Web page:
A technology promising ‘extraordinary 3D imagery’ was launched at the end of last month by polymer producer PolyOne in collaboration with Merck KGaA.
In what the companies promise to be the first of a series of collaborative efforts involving pearlescent pigments, IM3D technology is said to create surfaces that appear to have depth and structure, even though they are perfectly flat. The 3D impression is created in a single step during the injection moulding process.
Another company making an impression is Constantia Flexibles Group, which strengthened its position in Europe’s pharmaceutical packaging industry through the acquisition of the flexible packaging business owned by Italy’s Lamp San Prospero. Lamp’s core products are printed aluminium blister foil and cold-form slitting for major pharmaceutical companies.
It has been a quiet month for mergers and acquisitions (M&A) – although we had the eventual completion of Anheuser-Busch InBev’s $103 billion purchase of SABMiller to create the world’s largest brewer – with the only notable deals involving rigid container maker BWAY Corporation, which acquired KLW Plastics, and Bonapack of Switzerland, which bought the PET bottle blow moulding business owned by Säntis Packaging.
Although M&A activity was limited, construction work and capacity additions were in full flow as the industry approaches the end of the year. Belgian in-mould labelling manufacturer Verstrate IML is preparing to build an €18 million ($20m) plant in Tennessee, USA, its first such facility in North America, while Brazilian petrochemical firm Braskem went the opposite way by building a €5m ($4m) European technology centre in Germany, where it will develop products specifically for the European market.
Continuing its expansion beyond Europe, rigid packaging converter Serioplast opened a plant in Turkey to supply Unilever’s factory in Konya with rigid containers. It will operate under the name Serioplast Ambalaj.
Also in Eastern Europe, Mondi upgraded its Solec, Poland, plant with machinery that enables the company to produce spouted flexible pouches for the European market, at a time when demand for flexible packaging is markedly increasing across the region. The global market for spouted pouches is set to reach 38 million units by 2020.
In North America, Sonoco has invested in high-performance film core production equipment at its facility in South Carolina to provide improved film quality for its customers, and Huhtamaki North America is planning to open a manufacturing and distribution centre in Arizona to serve west coast foodservice packaging and retail tableware markets.
Meanwhile, flexible packaging equipment supplier PAC Machinery has broken ground on a Clamco (shrink wrapping) product development and manufacturing facility expansion at Berea in Ohio.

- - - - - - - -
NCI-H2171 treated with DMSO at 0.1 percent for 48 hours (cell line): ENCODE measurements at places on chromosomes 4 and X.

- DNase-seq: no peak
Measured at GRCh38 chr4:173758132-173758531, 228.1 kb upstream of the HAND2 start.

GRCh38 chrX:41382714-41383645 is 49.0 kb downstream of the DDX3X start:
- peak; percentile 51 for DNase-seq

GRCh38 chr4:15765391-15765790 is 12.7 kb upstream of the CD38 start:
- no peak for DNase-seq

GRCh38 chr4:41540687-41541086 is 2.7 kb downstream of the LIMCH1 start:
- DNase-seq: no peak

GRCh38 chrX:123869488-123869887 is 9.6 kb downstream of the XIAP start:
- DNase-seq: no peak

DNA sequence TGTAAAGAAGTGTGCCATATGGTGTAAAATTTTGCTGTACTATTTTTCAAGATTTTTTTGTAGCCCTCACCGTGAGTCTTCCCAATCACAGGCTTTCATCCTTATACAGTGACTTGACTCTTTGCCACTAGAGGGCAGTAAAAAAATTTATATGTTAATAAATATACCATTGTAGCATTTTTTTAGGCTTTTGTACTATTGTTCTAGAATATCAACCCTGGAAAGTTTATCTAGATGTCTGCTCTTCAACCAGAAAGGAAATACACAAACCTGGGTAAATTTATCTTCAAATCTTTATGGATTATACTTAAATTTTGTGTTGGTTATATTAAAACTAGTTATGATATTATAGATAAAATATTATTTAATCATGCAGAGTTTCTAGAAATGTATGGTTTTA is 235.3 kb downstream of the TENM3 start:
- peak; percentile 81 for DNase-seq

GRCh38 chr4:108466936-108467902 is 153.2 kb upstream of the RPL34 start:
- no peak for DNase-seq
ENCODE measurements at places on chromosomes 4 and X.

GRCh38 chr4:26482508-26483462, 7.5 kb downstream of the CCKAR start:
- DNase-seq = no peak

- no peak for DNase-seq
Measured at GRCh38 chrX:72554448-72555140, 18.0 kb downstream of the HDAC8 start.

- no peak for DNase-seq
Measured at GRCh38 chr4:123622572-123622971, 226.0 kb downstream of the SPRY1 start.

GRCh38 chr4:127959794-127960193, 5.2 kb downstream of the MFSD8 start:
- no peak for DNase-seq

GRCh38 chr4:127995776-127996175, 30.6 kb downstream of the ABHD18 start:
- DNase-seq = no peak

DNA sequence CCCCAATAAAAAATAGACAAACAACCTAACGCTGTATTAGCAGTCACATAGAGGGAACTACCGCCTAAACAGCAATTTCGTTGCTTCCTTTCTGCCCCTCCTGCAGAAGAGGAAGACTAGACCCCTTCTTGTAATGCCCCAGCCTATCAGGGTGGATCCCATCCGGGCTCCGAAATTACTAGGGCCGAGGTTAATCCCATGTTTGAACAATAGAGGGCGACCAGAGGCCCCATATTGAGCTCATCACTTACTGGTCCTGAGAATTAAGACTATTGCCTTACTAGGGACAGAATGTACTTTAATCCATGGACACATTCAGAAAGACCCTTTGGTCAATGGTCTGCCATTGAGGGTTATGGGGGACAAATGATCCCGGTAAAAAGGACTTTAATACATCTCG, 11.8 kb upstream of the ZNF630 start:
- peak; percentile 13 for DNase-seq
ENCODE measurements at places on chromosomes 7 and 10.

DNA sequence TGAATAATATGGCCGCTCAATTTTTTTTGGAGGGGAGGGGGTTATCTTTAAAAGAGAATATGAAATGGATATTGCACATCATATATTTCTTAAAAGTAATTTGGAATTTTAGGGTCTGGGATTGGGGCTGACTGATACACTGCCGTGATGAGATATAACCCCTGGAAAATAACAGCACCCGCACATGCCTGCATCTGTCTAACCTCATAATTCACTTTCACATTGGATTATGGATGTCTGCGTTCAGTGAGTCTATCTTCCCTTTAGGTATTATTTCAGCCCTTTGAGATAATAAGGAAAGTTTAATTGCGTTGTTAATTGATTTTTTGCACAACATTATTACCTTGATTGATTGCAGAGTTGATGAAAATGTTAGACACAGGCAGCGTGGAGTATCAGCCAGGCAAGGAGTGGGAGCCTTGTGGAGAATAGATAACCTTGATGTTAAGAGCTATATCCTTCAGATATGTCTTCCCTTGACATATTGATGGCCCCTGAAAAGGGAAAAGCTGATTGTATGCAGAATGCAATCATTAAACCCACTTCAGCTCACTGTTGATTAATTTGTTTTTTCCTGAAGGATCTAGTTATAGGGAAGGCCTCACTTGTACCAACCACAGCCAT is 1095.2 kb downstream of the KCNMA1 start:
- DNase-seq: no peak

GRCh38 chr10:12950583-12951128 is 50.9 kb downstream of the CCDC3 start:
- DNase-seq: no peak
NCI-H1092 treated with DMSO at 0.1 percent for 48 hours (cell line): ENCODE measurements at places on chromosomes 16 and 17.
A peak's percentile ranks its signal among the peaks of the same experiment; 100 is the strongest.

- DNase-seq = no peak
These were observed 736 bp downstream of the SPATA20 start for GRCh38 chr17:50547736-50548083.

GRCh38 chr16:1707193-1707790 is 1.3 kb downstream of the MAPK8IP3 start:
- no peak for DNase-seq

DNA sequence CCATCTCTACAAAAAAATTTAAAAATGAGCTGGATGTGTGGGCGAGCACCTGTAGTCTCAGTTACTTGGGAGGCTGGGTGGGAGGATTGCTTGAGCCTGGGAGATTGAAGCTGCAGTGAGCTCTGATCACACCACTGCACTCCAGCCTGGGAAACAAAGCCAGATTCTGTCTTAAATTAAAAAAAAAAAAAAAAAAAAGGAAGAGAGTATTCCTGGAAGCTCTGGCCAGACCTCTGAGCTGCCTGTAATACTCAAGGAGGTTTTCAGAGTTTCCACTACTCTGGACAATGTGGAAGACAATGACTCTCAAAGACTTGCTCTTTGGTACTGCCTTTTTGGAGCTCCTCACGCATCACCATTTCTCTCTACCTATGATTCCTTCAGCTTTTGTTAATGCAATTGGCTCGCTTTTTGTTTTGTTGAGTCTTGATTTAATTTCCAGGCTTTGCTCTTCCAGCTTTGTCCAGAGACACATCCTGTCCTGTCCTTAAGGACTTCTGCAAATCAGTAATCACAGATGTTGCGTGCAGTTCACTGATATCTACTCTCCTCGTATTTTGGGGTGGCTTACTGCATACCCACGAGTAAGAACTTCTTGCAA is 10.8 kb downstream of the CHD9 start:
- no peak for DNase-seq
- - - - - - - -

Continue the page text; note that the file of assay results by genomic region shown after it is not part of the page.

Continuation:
Up the value chain, Borealis is studying the feasibility of building a world-scale propane dehydrogenation (PDH) plant at its existing site at Kallo in Belgium. A final decision on the plant, which will use Honeywell UOP’s Oleflex technology for on-purpose propylene production, will be made in the third quarter of 2018.
Process progress has been made at Italian biochemical company Novamont, which has opened what it claims is the world’s first plant for the production of butanediol (BDO) directly from sugars through the use of bacteria on an industrial scale. Until now BDO has only been sourced industrially using fossil sources. Compostable plastics for food packaging and coffee pods are two of the applications sourced from BDO.
Helmut Maurer from the European Commission has called for an effective landfill ban on plastics after predicting a doubling in recycling targets. Speaking at a recent recycling conference in the UK, he said it is “time to take action and to deliver on a practical level”.
While delegates agreed that more needs to be done in communicating plastics recycling to consumers, a separate policy paper was unveiled by the Environmental Services Association (ESA) that highlighted potential savings to UK local authorities of £300m ($368m) a year in litter clean-up costs if product manufacturers were made to help fund collections. It called for a focus on the role of Extended Producer Responsibility (EPR).
Users of recycled PET (rPET) in hot-fill packaging can rest easy though after a study by Plastic Technologies Inc (PTI) found no significant adverse impact on bottles incorporating rPET until the blend exceeds 50 per cent. Even at 100 per cent rPET resin use, the performance of the bottle remained acceptable, even if it suffered aesthetically.